Djordje: What songs that you recorded would you recommend to bass players that are interested in your slap technique?
 
Nicolas: You can hear "Slapology" and "Stray Cat Strut" on the Charlaz album "Alive & a live" or you can watch "Avalon" and "Dark Eyes" on my myspace page and YouTube. I also play some solos on upcoming Charlaz and Sweet Dixie records. And of course "Dixon's Boogie" that I recorded specially for you and "The Art of Slap Bass".                             
 
Djordje: Are there any touring plans outside of France?
 
Nicolas: I haven't played abroad at all in the recent years. I'm busy playing French west-coast and my daughter also needs her daddy! There are no plans for touring outside of France in the near future, but we would like to do it someday.
                             
Djordje: What are your preferences for amps and pickups?
 
Nicolas: I play with an Ampeg B2 head plugged in a Fender 15" cab. My pickup is a vintage Barcus Berry named "the Clamp". It's very easy to install it and it has no feedback at all! I think that's enough for clubs. On the bigger stages I use the same gear and I also send a signal to the PA. When I play jazz or gypsy I don't use amp, just a regular Shure SM58 or 565 fixed on the bridge. That's better way to keep a natural sound. If I don't have my mic with me, I use what ever the engineer gives me.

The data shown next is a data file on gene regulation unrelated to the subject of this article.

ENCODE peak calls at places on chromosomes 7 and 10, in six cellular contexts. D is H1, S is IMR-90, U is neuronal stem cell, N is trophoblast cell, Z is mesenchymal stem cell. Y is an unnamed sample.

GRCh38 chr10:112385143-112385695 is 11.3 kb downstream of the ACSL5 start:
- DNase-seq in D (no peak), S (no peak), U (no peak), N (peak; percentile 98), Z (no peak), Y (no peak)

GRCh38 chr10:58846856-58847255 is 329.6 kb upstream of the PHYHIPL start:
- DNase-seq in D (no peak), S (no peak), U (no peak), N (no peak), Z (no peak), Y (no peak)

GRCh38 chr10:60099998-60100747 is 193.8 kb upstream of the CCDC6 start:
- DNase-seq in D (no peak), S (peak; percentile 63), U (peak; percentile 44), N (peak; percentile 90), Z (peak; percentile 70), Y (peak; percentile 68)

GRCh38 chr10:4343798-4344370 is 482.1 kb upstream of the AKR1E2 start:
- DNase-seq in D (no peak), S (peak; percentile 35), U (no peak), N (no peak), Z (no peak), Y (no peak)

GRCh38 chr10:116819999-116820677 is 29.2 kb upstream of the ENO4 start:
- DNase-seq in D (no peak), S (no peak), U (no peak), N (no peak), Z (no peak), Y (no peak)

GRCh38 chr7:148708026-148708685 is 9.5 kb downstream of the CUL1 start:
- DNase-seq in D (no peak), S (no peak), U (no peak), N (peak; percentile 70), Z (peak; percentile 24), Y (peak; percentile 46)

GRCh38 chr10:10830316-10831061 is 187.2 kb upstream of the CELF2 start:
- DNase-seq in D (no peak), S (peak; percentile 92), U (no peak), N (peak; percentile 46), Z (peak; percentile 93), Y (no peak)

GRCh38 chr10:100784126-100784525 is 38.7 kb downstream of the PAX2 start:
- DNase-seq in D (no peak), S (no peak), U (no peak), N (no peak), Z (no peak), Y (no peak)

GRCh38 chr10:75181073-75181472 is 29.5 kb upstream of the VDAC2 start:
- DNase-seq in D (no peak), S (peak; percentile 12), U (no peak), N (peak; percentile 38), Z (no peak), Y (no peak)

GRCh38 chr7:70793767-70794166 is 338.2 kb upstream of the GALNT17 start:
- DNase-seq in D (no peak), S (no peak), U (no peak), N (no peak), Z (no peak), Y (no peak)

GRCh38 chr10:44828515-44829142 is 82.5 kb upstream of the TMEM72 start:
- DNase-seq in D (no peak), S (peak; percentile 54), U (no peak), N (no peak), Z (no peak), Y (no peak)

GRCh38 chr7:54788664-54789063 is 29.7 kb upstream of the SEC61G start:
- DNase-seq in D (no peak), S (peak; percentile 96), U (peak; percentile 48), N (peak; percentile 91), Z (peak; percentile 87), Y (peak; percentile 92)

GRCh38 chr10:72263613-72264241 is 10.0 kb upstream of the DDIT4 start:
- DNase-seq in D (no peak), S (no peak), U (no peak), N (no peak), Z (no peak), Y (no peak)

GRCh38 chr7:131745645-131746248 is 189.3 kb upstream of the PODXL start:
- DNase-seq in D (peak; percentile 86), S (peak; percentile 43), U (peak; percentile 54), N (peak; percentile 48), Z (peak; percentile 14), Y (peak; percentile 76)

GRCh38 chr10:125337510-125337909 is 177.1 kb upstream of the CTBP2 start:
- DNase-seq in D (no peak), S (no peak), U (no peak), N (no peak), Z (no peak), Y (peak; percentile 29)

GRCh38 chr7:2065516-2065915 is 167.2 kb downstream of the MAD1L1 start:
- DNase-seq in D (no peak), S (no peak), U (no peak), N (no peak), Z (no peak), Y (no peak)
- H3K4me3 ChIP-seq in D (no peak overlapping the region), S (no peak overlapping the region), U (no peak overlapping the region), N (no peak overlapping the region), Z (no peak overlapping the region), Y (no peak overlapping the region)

Djordje: What do you suggest to younger players to practice on a daily basis?
 
Nicolas: First, a big coffee with or without iodine in it. Then they should try to play very simple stuff in all keys. Blues is a good example. They can try to improve it with different substitutions once they feel more comfortable with it. This exercise is kind of a warm up. You are practicing and warming up at the same time. While changing the keys, they should also try to explore the whole fingerboard, even if they don't use it on stage. For the slap technique it is very important to use a metronome and not lose the beat. Play a bass line with pizz and then slap it. After that, try to add double, triple and quadruple slap. You can also mix them all in the same bass line. Try to reproduce the riffs you like on your favorite records and create some new ones as well.
 
Djordje: Thank you for finding time to do this interview and hope to see you play sometime soon!
 
Nicolas: I thank you and Rockabillybass.com for making slap bass more popular.

Nicolas Dubouchet Official Myspace Page

If you want to ask Nicolas Dubouchet a question, you can do that on our forum.